Six on Saturday – W27/2020 – Potted succulents

This week has been lovely with balmy days and cooler nights. This morning it got steadily cooler, settling at 15 degrees C. It is supposed to be cold tomorrow. Despite the cool weather today is beautiful -the bonus image in the header shows that. It is a view out to see from Flaxton, with Dulong in the foreground and in the distance Marcoola and Mudjimba. The sea is all aglow in the sunlight. The two birds are Tuscan crows.

Hardly any gardening has been done this week, as I am trying to recover from plantar fasciitis. There has been a vast improvement, so hopefully I can start gardening again next week.

This week’s Six is all about my potted succulents. Other gardeners will have different Six’s for today, so head over to the comments section of The Propagator’s blog to see what is taking preference in their gardens.

My first mixed pots of succulents is in a terracotta pot. I purchased most of these from a garage sale in Gracemere (Central Queensland). It was a very addictive as you selected individual plants from a huge array in trays, and usually went away with far more than you intended to buy. She charged per number of plants. Nestled amongst the plants is a tiny British robin sitting on a trowel (Longacres Garden Centre, Bagshot in 2014), and a chameleon. Chameleons are fascinating creatures and one of my favourite reptiles. The plants in this pot include an Echeveria, Harworthiopsis, with a Gasteria and a Crassula at the front.

The second mixed pot is an upcycled Maxwell Williams dish with a drainage hole found at the recycle centre. It does make a rather elegant succulent pot (but needs a clean after the rain). I added some height in the form of a small pottery container with a little mouse sitting on its rim. The plants in this container include bright green Sedum, and Echeveria.

The third mixed pot is not attractive and needs some serious micro-landscaping! The little plants are known as the living stone plants, genus Lithops. I bought my first plants last year from the Garden Expo and one of the local big stores. Unfortunately I had a number of losses, and these are the only remaining plants. I have kept them in their original little plastic pots, placed the pots into the dish and filled the spaces between the pots with sand and added a few rocks on top. They are on the back verandah where they get plenty of light and minimal direct sun. I rarely water them.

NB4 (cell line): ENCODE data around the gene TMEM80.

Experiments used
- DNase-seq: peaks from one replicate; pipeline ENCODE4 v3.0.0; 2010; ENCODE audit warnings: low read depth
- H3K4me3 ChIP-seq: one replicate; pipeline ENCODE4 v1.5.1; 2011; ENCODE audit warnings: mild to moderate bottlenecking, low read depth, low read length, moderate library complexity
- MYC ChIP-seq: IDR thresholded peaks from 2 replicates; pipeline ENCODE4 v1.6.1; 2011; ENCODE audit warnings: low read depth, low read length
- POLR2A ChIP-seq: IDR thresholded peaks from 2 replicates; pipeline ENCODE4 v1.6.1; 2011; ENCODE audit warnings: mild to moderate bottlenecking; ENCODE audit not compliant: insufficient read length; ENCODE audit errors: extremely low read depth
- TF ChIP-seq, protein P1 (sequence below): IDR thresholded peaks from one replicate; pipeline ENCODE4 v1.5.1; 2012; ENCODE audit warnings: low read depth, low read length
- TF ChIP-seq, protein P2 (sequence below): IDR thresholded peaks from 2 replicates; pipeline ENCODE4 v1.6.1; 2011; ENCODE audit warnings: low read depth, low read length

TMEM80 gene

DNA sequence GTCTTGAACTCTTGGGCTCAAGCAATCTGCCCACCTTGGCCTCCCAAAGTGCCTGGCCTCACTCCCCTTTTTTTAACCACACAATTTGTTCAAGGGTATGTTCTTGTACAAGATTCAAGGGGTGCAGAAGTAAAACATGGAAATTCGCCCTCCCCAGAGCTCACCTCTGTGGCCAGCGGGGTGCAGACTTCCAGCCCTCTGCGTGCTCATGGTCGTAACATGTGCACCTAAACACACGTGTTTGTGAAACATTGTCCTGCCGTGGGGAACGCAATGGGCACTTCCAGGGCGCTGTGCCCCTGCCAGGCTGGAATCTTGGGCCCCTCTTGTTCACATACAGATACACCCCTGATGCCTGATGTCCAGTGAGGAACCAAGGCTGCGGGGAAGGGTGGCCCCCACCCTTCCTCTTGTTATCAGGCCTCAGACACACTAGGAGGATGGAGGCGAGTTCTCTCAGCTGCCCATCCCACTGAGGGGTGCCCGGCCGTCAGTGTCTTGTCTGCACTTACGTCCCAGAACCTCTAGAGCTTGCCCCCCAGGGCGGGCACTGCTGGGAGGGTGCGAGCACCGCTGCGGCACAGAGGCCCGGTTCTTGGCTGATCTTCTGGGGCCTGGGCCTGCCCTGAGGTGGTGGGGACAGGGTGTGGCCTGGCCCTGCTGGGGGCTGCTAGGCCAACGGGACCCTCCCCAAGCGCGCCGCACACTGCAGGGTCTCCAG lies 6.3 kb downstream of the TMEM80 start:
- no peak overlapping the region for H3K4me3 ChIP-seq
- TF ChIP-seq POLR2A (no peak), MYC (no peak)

The fourth mixed pot of succulents has Haworthia cooperi v pilifera (at the very back of the pot), Echeveria, one tiny cutting of a Portulacaria afra, and an Aloe. And an unknown. I placed a small terracotta pot on its side with some blue glass stones tumbling out of the pot as a ‘river’. Some of the blue glass has been pinched by the local Bower bird who uses it to decorate their bower. I occasionally find dropped stones in some really odd places in the garden.

The last mixed pot I have has a painted rock fish in it, which is in serious need of another coat of paint. I am not very artistic and have put the job on the backburner for now. Perhaps a job for a rainy day? There are Echeveria, Haworthia, Aloe, and a Gasteria in the foreground.

The final succulent pot for today contains only a single succulent, probably an Sedum, and it lives on top of the air conditioner unit on the hottest side of the house. The green colour is highlighted against the brown colour of the bricks.

That’s my offering for this week. Happy gardening during the coming week!

6 comments

  1. I hope your pain eases and that you can get back into your garden this coming week.

    You have a great collection of succulents, and the living stones are so strange and amazing. I hope they thrive now that you’ve moved them.

    • Starting to walk normally again, thank goodness, so hopefully I will be able to make a start on the backlog of gardening chores that have accumulated over the past few weeks. There are some fascinating succulents available…I need to start identifying those I have before adding more to the collection.

    • The lithops are very interesting indeed. I think I killed off the first batch with kindness. I was horrified, and moved the remaining plants inside to mollycoddle them, which did not work out either! The protected back verandah is definitely a good spot for them. If these four continue to survive I might even consider adding to the collection!

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